Model View Controller Pattern

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The Model View Controller separates the concerns of an application into its three core functions; imagine a dating site:

  1. The dating site is powered by tons of user information. Users create profiles, list their interests, dislikes, and answer silly questions that are probably irrelevant to dating. This information needs to be stored somewhere. The model deals with information storage and retrieval.

  2. The dating site lets its users see their own profile and others' profiles. Maybe it has a page that shows you a random person a la Russian Roulette. Each of those pages has its own look and feel. The view deals with presentation of content like a newspaper layout.

  3. A whole lot of logic goes into the site's recommendations for you. Using some complex algorithm (like throwing darts) the site presents a list of users it thinks you'd be compatible with. The controller handles the program's logic, including the importance of information in relation to other data.

Since most applications have these three basic needs, developers tend to separate these concerns into their own homes in the program. By convention (and by default), the app folder generated by a rails new command contains a subfolder for controllers, a subfolder for models, and a subfolder for views.

MVC illustrates an overarching concept in programming: convention over configuration, the principle that common structural concerns should follow a common structural patterns, the way sentences abide grammatical rules (and when they don't, you end up with Finnegan's Wake).

The Flow of Information in the MVC Pattern in Rails

The MVC pattern has the cobenefit of making it much easier to learn Rails (or Django or whatever) because each piece of the program can be learned about separately. Below, let's take a look at how all the pieces interact:

Illustration of the MVC Pattern in Rails, courtesy of the [Hartl Tutorial](

  1. The user makes a web request, in this case, they've typed into the address bar. For whatever reason, let's assume that's the url of the page that contains the users thinks you are compatible with.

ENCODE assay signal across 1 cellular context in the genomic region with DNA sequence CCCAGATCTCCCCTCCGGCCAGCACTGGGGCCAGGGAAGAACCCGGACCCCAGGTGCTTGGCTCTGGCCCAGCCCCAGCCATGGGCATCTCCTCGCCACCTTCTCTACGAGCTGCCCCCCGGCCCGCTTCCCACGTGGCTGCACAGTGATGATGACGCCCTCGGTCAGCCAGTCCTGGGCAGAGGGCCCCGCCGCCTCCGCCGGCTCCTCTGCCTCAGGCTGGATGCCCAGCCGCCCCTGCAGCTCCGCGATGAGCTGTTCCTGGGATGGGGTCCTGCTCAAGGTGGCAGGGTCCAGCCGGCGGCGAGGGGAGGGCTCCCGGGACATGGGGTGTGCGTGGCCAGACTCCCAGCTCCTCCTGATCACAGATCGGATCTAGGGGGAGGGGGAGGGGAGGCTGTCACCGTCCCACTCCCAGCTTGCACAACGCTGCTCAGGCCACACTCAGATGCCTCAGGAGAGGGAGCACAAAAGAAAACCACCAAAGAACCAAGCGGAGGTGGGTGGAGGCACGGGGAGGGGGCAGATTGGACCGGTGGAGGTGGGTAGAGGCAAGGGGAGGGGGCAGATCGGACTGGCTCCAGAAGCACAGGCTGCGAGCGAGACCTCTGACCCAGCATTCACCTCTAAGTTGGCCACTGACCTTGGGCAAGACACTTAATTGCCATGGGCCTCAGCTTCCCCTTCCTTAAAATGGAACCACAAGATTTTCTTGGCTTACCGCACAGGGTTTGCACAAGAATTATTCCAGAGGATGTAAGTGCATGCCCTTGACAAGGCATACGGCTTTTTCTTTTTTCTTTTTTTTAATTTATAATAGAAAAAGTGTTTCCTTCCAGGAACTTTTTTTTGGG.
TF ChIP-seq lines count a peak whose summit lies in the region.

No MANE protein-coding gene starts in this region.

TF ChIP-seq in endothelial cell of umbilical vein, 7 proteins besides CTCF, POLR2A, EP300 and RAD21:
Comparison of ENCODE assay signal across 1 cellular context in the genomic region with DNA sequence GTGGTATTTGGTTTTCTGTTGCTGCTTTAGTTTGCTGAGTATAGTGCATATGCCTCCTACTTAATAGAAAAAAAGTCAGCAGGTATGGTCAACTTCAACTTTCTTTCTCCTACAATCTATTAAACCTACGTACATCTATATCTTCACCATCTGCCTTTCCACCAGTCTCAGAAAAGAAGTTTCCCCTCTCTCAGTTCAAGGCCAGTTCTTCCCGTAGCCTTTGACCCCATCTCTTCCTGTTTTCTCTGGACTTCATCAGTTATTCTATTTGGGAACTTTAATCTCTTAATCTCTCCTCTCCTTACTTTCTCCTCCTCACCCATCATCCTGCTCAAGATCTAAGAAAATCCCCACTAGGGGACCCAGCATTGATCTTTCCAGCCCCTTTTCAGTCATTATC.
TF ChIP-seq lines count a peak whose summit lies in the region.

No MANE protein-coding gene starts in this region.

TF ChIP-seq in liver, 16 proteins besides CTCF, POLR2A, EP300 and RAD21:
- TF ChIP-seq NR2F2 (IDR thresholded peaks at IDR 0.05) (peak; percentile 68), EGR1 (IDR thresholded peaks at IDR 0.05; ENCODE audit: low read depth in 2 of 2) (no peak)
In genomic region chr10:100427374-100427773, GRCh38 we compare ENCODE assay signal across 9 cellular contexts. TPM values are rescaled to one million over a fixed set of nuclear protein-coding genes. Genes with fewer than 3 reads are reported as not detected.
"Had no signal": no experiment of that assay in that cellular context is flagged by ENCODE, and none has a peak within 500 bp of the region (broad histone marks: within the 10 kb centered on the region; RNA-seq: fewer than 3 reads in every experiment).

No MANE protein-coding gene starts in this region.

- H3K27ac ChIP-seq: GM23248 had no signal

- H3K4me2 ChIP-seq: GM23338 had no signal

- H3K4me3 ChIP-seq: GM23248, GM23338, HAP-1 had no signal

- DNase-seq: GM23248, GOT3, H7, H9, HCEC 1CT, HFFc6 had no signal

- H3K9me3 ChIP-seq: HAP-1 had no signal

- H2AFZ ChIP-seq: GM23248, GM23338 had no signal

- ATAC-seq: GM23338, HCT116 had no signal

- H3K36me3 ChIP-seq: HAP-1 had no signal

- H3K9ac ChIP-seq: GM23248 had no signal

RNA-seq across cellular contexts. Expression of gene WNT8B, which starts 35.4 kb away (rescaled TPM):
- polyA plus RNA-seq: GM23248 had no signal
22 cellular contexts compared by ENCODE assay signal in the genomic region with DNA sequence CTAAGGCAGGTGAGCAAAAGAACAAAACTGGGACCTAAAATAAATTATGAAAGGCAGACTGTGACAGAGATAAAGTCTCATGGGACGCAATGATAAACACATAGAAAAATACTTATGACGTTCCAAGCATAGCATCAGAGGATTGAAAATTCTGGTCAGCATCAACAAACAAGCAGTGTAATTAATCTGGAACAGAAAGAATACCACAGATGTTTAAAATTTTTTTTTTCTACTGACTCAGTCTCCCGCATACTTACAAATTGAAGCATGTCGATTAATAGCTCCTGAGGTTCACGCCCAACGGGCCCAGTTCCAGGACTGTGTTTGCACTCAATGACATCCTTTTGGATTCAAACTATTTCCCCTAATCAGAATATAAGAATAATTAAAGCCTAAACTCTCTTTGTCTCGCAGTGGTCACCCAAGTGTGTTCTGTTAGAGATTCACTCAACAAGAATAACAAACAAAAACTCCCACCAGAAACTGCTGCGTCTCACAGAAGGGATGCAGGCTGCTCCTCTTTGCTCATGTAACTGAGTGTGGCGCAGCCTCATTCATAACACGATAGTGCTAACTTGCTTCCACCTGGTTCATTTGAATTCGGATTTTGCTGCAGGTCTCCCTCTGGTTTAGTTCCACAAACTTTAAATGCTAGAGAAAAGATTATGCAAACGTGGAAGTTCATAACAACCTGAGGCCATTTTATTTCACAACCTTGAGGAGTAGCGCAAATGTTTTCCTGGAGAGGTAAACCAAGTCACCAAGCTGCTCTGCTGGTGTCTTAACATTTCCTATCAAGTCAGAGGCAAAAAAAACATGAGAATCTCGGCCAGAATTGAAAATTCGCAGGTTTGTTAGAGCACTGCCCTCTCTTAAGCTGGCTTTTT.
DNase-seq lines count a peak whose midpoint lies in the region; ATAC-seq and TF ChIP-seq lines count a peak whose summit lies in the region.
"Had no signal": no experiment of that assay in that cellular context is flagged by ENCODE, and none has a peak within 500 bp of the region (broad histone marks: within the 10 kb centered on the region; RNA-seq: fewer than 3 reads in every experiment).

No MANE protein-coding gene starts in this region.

2. The Rails router (config/routes.rb file by convention) matches the request against a pattern, like a telephone operator would find the right line to connect you to (does anyone still get that reference?). The router routes the request to the appropriate action in the userscontroller to decide what to do with the request (remember, the controller handles the logic). We see in the example that the router sends the index message to the userscontroller, instructing it to handle the request using its index action.

  3. In order to perform all of its fancy controller logic (it needs to find the names and pictures of the users it thinks your compatible with to show you), the controller requests that the model send back the right users from the database and all their information.

  4. The model queries the database for the users. The model, like the controller, is just plain Ruby code, but because it inherits from the powerful ActiveRecord class, Base, the model can translate this plain Ruby into the right SQL request for us. The database is happy to oblige a speaker of its native tongue, and sends back the users to the model.

  5. Yet again, the model obediently returns the correct users to the controller.

  6. The controller finishes its logic and hands off the correct users to the view, along with whatever other information might need to be passed off.

  7. The view contains placeholders for the users handed off by the controller, and it builds the right HTML to send back to the user. It hands off the HTML to the controller.

  8. The controller sends the complete HTML back to the browser, and in a few seconds from the time of the request, the user discovers that their mother was right, and that all the good men really are taken once you turn thirty.